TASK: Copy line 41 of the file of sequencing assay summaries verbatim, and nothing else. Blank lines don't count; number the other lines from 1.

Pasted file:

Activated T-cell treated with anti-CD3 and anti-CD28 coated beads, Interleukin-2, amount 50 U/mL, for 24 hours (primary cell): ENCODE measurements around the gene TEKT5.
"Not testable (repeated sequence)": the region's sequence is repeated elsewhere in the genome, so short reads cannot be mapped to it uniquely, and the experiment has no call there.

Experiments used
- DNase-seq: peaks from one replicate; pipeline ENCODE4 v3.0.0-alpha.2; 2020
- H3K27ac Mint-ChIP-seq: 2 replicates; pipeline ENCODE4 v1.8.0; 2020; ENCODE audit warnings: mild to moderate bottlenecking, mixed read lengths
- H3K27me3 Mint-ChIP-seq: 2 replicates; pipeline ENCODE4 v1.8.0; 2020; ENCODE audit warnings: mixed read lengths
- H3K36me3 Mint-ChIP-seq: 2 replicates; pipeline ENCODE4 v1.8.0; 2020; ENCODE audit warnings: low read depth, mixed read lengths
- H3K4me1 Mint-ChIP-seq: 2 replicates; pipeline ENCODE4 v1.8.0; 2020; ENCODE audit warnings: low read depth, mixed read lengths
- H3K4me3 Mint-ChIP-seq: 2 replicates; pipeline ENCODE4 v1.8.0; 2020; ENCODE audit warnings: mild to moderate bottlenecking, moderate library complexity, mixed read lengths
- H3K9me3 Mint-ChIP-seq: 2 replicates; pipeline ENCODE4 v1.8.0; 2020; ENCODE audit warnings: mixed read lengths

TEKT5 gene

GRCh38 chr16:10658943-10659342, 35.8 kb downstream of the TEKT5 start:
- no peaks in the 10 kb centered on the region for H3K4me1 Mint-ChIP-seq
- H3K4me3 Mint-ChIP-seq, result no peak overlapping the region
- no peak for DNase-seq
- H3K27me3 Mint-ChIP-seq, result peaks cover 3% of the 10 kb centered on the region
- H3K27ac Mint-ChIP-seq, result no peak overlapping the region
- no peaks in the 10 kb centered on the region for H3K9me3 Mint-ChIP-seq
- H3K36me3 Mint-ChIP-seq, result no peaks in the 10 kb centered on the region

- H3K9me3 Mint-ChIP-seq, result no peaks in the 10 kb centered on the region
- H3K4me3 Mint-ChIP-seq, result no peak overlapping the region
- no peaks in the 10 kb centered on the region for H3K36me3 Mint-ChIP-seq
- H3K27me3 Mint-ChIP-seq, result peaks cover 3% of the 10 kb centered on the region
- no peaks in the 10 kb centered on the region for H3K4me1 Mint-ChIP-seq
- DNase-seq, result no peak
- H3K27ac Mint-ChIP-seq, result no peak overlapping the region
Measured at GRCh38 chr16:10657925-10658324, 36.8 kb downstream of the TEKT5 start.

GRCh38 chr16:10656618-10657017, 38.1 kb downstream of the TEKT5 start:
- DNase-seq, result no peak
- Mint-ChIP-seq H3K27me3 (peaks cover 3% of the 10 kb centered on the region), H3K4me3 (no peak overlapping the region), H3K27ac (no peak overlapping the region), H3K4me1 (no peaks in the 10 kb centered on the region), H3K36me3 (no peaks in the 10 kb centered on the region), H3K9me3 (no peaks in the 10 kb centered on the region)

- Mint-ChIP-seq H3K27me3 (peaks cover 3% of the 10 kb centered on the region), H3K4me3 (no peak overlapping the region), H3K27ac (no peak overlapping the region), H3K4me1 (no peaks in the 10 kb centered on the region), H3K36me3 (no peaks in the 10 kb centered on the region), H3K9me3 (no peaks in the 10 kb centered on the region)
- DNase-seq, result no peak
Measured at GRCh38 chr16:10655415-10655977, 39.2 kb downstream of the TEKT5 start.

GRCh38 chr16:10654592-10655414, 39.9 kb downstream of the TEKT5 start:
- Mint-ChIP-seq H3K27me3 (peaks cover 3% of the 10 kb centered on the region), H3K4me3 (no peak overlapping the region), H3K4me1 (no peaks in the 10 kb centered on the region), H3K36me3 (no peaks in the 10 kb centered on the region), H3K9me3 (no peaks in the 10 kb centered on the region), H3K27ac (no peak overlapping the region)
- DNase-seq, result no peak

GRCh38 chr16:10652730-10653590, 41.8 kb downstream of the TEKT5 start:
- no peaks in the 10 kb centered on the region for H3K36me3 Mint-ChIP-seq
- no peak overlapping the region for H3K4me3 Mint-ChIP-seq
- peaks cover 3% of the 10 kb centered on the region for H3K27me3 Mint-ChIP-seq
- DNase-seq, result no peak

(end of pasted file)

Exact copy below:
- DNase-seq, result no peak